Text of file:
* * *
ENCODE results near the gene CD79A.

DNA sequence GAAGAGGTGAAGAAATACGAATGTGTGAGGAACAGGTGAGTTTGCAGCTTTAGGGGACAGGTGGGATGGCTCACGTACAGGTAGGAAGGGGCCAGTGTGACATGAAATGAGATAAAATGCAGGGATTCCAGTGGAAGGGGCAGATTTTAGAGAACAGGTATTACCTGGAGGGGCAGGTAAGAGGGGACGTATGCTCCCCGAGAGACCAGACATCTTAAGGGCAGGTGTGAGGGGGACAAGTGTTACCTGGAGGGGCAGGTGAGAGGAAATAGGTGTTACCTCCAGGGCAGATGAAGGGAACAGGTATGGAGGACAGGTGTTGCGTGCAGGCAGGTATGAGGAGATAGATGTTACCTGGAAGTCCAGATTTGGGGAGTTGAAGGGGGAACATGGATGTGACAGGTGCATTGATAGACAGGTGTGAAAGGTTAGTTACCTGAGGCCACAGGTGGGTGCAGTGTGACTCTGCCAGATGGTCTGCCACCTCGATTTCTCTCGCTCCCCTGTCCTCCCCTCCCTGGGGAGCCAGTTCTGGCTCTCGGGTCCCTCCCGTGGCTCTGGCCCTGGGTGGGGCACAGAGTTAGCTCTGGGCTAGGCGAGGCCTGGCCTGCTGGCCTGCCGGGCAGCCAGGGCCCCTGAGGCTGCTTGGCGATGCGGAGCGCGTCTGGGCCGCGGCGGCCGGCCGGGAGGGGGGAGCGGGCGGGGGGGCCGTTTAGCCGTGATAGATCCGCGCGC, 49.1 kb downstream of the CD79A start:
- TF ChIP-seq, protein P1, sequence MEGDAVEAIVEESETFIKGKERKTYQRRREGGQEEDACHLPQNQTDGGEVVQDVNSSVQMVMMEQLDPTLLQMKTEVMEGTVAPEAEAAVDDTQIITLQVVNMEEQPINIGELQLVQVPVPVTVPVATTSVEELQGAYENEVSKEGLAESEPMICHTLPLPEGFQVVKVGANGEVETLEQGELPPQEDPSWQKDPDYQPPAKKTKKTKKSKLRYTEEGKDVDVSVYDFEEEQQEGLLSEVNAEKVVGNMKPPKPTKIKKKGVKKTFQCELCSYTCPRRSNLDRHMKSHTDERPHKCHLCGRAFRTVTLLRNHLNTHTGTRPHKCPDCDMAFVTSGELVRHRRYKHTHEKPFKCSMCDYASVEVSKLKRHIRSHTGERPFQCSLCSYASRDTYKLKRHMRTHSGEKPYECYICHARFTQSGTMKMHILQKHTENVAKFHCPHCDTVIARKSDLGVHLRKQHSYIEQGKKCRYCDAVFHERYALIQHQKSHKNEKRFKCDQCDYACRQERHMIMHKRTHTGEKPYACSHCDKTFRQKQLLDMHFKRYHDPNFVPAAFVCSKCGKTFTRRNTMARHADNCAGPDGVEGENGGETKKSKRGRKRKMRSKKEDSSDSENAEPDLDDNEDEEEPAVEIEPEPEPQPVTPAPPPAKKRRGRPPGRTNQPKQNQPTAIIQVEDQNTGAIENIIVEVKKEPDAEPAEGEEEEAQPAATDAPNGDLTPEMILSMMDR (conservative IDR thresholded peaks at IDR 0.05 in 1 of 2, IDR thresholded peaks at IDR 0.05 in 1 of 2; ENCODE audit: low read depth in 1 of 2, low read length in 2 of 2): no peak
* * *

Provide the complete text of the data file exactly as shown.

ENCODE results near the gene CD79A.

DNA sequence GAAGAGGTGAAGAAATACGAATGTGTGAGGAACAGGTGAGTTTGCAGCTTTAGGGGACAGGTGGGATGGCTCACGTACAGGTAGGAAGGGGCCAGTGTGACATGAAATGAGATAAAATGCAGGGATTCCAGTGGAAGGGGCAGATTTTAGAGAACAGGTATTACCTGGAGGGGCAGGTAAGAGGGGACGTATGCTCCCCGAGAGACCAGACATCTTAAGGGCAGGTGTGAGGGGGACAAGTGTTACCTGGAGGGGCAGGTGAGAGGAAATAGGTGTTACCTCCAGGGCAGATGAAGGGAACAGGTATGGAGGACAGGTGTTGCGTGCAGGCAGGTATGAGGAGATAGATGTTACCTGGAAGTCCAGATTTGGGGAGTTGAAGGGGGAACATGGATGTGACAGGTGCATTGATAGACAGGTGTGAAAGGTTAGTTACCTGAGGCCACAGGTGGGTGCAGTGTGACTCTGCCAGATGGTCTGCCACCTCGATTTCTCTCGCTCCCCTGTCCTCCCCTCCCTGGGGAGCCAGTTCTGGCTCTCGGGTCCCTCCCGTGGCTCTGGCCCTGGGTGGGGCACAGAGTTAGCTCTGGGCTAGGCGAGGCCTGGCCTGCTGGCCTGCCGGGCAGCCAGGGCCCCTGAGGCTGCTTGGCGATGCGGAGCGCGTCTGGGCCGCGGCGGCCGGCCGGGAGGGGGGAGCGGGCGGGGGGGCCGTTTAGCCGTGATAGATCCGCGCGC, 49.1 kb downstream of the CD79A start:
- TF ChIP-seq, protein P1, sequence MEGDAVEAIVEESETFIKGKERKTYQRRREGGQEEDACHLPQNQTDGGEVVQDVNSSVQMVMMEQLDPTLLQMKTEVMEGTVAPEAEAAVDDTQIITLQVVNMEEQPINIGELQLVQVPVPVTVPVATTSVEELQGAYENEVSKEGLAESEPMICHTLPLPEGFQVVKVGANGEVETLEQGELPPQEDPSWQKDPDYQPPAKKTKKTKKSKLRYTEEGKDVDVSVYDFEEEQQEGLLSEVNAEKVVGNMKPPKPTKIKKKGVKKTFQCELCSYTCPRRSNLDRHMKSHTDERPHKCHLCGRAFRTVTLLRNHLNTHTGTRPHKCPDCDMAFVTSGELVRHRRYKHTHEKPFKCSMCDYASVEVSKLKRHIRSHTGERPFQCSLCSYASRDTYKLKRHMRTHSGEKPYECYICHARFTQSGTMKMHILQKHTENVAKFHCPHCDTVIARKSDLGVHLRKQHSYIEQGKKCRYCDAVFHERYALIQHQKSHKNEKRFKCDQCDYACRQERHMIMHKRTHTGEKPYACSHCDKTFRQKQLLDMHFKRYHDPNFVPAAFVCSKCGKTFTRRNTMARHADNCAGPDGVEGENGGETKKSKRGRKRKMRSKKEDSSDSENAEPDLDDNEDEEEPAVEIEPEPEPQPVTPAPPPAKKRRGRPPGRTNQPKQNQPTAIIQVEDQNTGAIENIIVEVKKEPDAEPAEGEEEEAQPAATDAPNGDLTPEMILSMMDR (conservative IDR thresholded peaks at IDR 0.05 in 1 of 2, IDR thresholded peaks at IDR 0.05 in 1 of 2; ENCODE audit: low read depth in 1 of 2, low read length in 2 of 2): no peak